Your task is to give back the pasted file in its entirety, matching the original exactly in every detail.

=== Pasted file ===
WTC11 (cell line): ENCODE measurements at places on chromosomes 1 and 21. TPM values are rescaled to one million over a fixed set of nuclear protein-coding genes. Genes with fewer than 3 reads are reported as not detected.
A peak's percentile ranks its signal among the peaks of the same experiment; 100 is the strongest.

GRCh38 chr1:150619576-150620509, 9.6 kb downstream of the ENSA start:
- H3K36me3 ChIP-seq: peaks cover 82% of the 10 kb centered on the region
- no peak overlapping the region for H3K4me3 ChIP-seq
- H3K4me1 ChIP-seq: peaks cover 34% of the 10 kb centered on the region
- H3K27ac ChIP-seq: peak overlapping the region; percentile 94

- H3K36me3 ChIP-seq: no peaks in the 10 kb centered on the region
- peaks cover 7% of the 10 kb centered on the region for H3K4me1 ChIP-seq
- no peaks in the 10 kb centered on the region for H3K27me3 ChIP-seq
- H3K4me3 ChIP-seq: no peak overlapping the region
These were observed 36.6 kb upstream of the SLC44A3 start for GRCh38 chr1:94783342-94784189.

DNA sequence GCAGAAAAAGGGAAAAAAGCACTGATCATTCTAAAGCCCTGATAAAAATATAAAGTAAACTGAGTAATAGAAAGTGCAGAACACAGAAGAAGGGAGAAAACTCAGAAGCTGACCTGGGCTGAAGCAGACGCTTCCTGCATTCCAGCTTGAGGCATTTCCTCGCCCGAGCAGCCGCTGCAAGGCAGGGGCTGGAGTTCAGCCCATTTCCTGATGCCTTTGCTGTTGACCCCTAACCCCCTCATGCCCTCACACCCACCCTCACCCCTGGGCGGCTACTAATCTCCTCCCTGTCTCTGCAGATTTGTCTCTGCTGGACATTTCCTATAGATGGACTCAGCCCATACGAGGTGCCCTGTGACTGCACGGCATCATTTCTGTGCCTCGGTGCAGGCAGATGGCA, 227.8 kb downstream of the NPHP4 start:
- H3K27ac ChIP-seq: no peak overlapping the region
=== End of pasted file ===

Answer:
WTC11 (cell line): ENCODE measurements at places on chromosomes 1 and 21. TPM values are rescaled to one million over a fixed set of nuclear protein-coding genes. Genes with fewer than 3 reads are reported as not detected.
A peak's percentile ranks its signal among the peaks of the same experiment; 100 is the strongest.

GRCh38 chr1:150619576-150620509, 9.6 kb downstream of the ENSA start:
- H3K36me3 ChIP-seq: peaks cover 82% of the 10 kb centered on the region
- no peak overlapping the region for H3K4me3 ChIP-seq
- H3K4me1 ChIP-seq: peaks cover 34% of the 10 kb centered on the region
- H3K27ac ChIP-seq: peak overlapping the region; percentile 94

- H3K36me3 ChIP-seq: no peaks in the 10 kb centered on the region
- peaks cover 7% of the 10 kb centered on the region for H3K4me1 ChIP-seq
- no peaks in the 10 kb centered on the region for H3K27me3 ChIP-seq
- H3K4me3 ChIP-seq: no peak overlapping the region
These were observed 36.6 kb upstream of the SLC44A3 start for GRCh38 chr1:94783342-94784189.

DNA sequence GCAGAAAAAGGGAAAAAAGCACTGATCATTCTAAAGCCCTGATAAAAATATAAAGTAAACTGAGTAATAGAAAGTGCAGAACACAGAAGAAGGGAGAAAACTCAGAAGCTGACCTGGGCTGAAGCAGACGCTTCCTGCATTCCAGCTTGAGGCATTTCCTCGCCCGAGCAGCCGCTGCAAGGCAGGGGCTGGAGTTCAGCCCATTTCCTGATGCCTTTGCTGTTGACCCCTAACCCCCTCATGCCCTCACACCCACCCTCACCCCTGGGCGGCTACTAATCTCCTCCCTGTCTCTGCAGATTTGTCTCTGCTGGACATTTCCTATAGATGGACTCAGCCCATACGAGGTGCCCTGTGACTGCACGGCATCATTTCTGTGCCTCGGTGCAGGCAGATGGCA, 227.8 kb downstream of the NPHP4 start:
- H3K27ac ChIP-seq: no peak overlapping the region